// How many times will we get ‘true’ ?

  $boolean  = false;
  echo ($boolean) ? ‘true’ : ‘false’;

  $boolean  = ‘0’;
  echo ($boolean) ? ‘true’ : ‘false’;

  $boolean  = ’00’;
  echo ($boolean) ? ‘true’ : ‘false’;

Ouput:
——-
 falsefalsetrue

First a cast, then a increment but what is shown?

<?php
  // What number will you get to see?
  $integer = (int) ‘PHP’;
  echo ++$integer;

Ouput:
——-
 1

Float boat

 <?php
        // What number will be output?
        $a = 0.1 + 0.7;
        echo (int) ($a*10) + 1 ;

Ouput:
——-
8

Array key fun

 <?php

        $a[ 1 ] = “The one”;
        $a[“a”] = “The second”;
        $a[“1”] = “The who?”;
        $a[“A”] = “CaSe FuN”;
        $a[“01”]= “The last”;

        echo count($a); // How many do you expect?

Ouput:
——-
Warning: Cannot use a scalar value as an array

Array count

 <?php

        $one    = range(1, 3);
        $two    = 7;
        echo count($one) + count($two); // How much will the be?

Ouput:
——-
4

Array key existence

 <?php

        // Will it be isset?

        $a              = range(10,20);
        $a[11]          = “The one and only”;
        $a[’11’]        = null;

        unset($a[1]);
        if (isset($a[11])) {
                echo “Yes, it’s isset!”;
        } else {
                echo “No, it’s not isset.”;
        }

Ouput:
——-
No, it’s not isset.

Array evil sort

 <?php

        $a      = array(0, 1, 0.1=>’a’, 1.1=>’A’);
        sort($a);

        echo count($a); // Is it what you expected?

Ouput:
——-
2

Array reference voodoo

<?php

        $a = array(‘i’,’b’,’b’,’q’,’b’,’!’);
        foreach($a as &$value)  {}
        foreach($a as $value)   {}

        echo    str_rot13( implode(”, $a) ); // how many letters ?

Ouput:
——-
voodoo

Using CSS and Javascript Codes in a Smarty Template

By default, Smarty parses anything that is inside { and } characters including those used in CSS rules and Javascript functions. Without proper coding and escaping techniques, your page will render into a disaster.

There are four (4) ways to escape from Smarty parsing:

   1.Separate your CSS and Javascript codes into their own files and include them into your template using standard HTML methods.

      Linking a CSS file:

      <LINK REL=STYLESHEET HREF=”style.css” TYPE=”text/css”>

      Including a Javascript file:

      <script type=”text/javascript” src=”popup.js”></script>

   2.Enclose embedded CSS and Javascript code with {literal} and {/literal} tags so Smarty engine would leave them alone.

      Embedding CSS:

      <style type=”text/css”>
      <!–
      {literal}
      p {text-indent: 10pt}
      body {margin:0; padding:0;}
      {/literal}
      –>
      </style>

      Declaring embedded Javascript function:

      <script language=”javascript” type=”text/javascript” >
          <!–
              {literal}
                   function hello_world(){
                          alert(‘Hello Smarty World’);
                        }
              {/literal}
             –>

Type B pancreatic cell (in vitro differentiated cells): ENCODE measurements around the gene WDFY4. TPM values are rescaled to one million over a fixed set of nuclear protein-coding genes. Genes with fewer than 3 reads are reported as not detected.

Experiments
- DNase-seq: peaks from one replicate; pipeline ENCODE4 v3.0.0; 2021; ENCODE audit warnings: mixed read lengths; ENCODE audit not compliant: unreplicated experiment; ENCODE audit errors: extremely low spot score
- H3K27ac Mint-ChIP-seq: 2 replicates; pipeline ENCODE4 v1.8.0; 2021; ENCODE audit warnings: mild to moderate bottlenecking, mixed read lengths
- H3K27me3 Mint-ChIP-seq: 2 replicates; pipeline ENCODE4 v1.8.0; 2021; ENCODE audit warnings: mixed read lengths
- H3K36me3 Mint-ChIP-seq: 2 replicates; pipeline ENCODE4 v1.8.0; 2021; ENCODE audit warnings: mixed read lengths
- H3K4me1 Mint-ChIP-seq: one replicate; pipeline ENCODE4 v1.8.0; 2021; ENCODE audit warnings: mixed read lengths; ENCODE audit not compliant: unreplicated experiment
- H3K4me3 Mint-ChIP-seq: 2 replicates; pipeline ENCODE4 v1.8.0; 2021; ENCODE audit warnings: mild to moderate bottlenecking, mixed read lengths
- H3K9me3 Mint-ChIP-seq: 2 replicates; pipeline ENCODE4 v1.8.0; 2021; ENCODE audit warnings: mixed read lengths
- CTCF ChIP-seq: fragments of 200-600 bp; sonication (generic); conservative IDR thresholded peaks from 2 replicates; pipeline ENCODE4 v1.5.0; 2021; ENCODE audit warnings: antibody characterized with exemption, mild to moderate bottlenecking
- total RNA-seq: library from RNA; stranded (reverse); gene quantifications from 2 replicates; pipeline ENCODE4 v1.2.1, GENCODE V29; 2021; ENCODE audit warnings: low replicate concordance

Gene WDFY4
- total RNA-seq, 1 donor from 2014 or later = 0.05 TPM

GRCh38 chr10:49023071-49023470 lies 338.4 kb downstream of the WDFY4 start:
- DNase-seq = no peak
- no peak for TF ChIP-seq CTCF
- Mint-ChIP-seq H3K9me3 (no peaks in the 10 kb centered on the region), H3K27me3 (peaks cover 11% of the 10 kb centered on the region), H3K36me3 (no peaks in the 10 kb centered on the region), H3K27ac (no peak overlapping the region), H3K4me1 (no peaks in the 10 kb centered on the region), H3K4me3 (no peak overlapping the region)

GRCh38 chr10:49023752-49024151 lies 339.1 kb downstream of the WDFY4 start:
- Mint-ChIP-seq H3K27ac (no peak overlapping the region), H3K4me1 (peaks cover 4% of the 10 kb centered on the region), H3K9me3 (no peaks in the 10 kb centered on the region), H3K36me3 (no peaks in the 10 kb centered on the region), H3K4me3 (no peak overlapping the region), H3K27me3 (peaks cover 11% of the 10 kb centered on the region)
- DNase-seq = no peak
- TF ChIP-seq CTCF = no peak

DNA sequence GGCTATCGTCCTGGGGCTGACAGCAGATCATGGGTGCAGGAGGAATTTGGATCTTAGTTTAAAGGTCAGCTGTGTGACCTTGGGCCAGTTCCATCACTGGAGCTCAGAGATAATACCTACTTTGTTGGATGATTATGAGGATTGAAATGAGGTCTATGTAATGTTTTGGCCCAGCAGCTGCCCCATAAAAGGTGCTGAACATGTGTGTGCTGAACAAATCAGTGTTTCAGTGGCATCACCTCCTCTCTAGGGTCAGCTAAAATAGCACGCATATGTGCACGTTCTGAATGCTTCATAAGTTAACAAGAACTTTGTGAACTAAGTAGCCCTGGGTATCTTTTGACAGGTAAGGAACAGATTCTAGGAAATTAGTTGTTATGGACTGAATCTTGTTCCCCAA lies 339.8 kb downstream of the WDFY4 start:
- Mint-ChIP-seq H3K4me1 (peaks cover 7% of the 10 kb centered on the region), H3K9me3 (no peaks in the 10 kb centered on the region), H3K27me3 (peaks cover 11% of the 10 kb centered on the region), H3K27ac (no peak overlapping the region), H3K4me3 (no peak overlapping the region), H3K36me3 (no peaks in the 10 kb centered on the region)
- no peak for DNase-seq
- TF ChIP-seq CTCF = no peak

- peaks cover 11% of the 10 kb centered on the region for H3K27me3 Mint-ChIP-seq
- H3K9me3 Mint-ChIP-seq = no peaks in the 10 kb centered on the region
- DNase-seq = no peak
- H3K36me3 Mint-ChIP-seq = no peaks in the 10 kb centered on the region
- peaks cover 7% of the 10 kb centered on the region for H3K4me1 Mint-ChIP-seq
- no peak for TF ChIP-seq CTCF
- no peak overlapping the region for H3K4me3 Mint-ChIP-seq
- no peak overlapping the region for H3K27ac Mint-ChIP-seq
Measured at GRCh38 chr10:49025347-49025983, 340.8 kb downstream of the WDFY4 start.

</script>

   3.Change Smarty’s $left_delimiter and $right_delimiter to custom delimiter strings so you can use curly braces in your templates. In addition, it would allow you to insert template variable values into your CSS and Javascript codes to make them dynamic on the fly at server side.

      The PHP code:

      <?php
      require ‘Smarty.class.php’;
      
      $smarty = new Smarty;
      
      $smarty->left_delimiter = ‘<!–{‘;
      $smarty->right_delimiter = ‘}–>’;
      
      $smarty->assign(‘title’, ‘The Smarty Template Engine’);
      $smarty->assign(‘element’, ‘h1’);
      $smarty->assign(‘size’, ’36px’);
      $smarty->assign(‘popup’, ‘alert’);
      $smarty->display(‘index.tpl’);
      ?>

      The Smarty Template “index.tpl”:

      <head>
      <style type=”text/css”>
      <!–
      <!–{$element}–> {font-size: <!–{$size}–>}
      –>
      </head>
      <body>
      <<!–{$element}–>><!–{$title}–></<!–{$element}–>>
      <script language=”javascript” type=”text/javascript” >
      <!–
      function show_popup()
      {
        <!–{$popup}–>(‘<!–{$title}–>’);
      }
      //–>
      </script>
      </body>

      The code above will output:

      <head>
      <style type=”text/css”>
      <!–
      h1 {font-size: 36px}
      –>
      </head>
      <body>
      <h1>The Smarty Template Engine</h1>
      <script language=”javascript” type=”text/javascript” >
      <!–
      function show_popup()
      {
        alert(‘The Smarty Template Engine’);
      }
      //–>
      </script>
      </body>

   4.Use {ldelim} and {rdelim} tags in place of { and } in defining your CSS rules and JavaScript functions assuming the default delimiters are set. This is not practical for real-world use and it will break when delimiters are set to other strings.

      Define CSS rules:

      <style type=”text/css”>
      <!–
      p {ldelim}text-indent: 10pt;{rdelim}
      body {ldelim}margin:0; padding:0;{rdelim}
      –>
      </style>

      Will output:

      <style type=”text/css”>
      <!–
      p {text-indent: 10pt;}
      body {margin:0; padding:0;}
      –>
      </style>